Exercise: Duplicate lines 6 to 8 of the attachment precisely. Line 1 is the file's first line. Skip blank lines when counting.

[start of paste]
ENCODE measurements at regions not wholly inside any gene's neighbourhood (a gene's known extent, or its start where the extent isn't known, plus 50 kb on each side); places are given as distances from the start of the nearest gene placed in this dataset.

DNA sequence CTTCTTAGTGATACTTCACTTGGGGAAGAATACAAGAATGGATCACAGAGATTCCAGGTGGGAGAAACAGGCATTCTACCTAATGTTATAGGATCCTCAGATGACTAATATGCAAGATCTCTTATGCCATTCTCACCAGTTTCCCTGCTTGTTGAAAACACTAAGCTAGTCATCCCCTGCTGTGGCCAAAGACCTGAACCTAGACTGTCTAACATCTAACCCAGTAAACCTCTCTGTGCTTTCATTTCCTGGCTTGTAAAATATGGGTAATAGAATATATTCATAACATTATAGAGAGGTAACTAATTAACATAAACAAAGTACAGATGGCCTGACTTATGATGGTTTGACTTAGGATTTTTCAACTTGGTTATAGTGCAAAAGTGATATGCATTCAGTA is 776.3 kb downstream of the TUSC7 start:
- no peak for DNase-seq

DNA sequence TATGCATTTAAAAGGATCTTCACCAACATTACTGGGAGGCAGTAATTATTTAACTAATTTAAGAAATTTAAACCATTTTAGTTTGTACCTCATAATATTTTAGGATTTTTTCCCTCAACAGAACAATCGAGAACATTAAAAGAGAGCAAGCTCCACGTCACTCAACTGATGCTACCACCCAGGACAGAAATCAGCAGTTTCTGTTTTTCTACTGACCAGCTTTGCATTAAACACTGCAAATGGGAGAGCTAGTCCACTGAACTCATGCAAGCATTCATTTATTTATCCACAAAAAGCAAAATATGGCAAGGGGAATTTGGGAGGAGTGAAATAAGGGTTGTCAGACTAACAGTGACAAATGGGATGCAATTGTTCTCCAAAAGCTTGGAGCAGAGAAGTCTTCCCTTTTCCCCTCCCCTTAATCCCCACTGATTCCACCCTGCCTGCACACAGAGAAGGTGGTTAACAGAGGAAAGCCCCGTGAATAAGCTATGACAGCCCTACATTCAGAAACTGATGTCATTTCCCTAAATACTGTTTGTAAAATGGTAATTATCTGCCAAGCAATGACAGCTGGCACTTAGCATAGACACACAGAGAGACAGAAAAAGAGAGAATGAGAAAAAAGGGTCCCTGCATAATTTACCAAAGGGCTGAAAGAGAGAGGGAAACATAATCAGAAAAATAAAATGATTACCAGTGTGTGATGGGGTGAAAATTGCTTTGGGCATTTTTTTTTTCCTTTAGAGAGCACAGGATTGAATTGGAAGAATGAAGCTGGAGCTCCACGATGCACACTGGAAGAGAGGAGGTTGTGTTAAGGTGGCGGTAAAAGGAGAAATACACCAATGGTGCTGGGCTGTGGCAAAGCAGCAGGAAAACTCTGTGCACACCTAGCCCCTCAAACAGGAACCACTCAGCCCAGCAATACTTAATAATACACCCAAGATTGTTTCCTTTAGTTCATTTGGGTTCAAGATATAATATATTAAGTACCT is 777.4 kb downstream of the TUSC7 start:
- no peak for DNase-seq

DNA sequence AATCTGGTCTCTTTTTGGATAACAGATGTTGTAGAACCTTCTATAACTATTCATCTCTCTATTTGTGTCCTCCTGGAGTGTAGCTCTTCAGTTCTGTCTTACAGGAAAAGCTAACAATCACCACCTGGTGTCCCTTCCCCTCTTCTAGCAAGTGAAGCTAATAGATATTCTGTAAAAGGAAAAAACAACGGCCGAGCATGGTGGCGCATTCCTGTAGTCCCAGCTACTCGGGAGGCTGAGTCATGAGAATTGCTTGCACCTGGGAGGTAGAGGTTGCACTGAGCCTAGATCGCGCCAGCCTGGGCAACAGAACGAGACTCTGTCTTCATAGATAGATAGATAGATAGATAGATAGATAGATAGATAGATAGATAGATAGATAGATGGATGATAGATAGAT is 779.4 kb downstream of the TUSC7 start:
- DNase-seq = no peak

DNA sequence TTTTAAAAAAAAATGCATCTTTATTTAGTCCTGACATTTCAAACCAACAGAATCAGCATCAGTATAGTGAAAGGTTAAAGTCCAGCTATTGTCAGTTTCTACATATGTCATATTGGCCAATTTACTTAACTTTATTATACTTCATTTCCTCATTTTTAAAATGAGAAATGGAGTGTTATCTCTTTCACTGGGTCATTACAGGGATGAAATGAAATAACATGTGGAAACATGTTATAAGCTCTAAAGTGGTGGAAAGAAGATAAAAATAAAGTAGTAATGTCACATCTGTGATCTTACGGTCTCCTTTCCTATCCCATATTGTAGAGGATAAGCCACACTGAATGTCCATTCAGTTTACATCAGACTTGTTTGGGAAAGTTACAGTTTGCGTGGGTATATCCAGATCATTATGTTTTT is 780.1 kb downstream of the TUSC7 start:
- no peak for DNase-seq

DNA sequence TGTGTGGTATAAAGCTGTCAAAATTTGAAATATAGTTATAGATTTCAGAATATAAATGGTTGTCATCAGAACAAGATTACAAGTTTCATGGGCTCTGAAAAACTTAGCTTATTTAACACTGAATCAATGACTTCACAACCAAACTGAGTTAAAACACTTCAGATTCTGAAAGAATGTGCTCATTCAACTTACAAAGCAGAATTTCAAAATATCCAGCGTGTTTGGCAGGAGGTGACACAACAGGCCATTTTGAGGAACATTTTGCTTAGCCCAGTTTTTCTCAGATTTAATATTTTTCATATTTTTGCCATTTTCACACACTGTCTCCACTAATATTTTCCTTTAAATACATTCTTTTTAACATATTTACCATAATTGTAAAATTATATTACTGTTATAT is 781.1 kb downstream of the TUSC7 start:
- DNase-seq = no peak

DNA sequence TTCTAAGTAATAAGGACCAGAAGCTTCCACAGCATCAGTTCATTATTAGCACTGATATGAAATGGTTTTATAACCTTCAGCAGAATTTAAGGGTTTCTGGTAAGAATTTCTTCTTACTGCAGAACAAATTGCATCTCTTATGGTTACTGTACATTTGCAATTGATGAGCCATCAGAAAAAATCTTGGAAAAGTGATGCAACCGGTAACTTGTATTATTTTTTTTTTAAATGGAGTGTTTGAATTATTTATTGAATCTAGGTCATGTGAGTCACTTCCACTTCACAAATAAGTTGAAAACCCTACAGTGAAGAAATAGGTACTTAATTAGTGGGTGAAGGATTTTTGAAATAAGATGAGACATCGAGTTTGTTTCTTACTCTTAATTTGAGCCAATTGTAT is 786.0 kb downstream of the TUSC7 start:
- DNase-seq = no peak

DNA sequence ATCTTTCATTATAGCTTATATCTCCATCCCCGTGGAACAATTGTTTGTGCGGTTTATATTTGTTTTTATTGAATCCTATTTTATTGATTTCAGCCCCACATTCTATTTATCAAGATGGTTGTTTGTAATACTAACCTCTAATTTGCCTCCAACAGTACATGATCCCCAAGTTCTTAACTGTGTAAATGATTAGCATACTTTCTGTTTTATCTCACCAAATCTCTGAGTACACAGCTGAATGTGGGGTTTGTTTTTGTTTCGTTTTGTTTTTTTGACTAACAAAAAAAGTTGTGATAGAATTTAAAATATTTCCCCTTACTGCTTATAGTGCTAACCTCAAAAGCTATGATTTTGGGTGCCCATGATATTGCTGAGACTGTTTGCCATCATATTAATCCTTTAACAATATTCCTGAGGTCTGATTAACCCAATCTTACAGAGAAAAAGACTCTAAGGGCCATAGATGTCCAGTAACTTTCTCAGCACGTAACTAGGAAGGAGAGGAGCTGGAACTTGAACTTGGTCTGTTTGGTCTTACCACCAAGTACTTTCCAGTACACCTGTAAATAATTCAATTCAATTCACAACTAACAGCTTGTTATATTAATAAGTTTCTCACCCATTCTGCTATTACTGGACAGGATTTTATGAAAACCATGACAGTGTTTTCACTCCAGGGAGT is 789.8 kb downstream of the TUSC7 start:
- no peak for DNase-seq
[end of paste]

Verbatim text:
DNA sequence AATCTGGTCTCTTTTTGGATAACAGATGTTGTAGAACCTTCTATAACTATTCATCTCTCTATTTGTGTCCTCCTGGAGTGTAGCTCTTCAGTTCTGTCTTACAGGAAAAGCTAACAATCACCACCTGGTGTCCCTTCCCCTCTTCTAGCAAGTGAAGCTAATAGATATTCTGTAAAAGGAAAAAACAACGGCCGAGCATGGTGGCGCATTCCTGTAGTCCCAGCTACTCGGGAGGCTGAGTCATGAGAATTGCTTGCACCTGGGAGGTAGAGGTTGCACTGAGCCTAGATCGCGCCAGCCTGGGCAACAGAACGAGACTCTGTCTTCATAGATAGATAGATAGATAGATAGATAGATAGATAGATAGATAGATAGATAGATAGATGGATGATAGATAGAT is 779.4 kb downstream of the TUSC7 start:
- DNase-seq = no peak

DNA sequence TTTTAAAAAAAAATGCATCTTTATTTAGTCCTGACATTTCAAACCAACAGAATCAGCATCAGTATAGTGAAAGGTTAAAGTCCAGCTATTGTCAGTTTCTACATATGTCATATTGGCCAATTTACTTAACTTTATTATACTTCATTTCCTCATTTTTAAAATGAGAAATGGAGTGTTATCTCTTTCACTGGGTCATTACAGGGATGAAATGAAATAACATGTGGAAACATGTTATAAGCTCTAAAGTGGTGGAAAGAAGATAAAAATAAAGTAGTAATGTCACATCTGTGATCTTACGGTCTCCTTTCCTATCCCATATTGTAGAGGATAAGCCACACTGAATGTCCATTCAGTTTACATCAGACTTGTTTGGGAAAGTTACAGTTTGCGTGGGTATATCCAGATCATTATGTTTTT is 780.1 kb downstream of the TUSC7 start: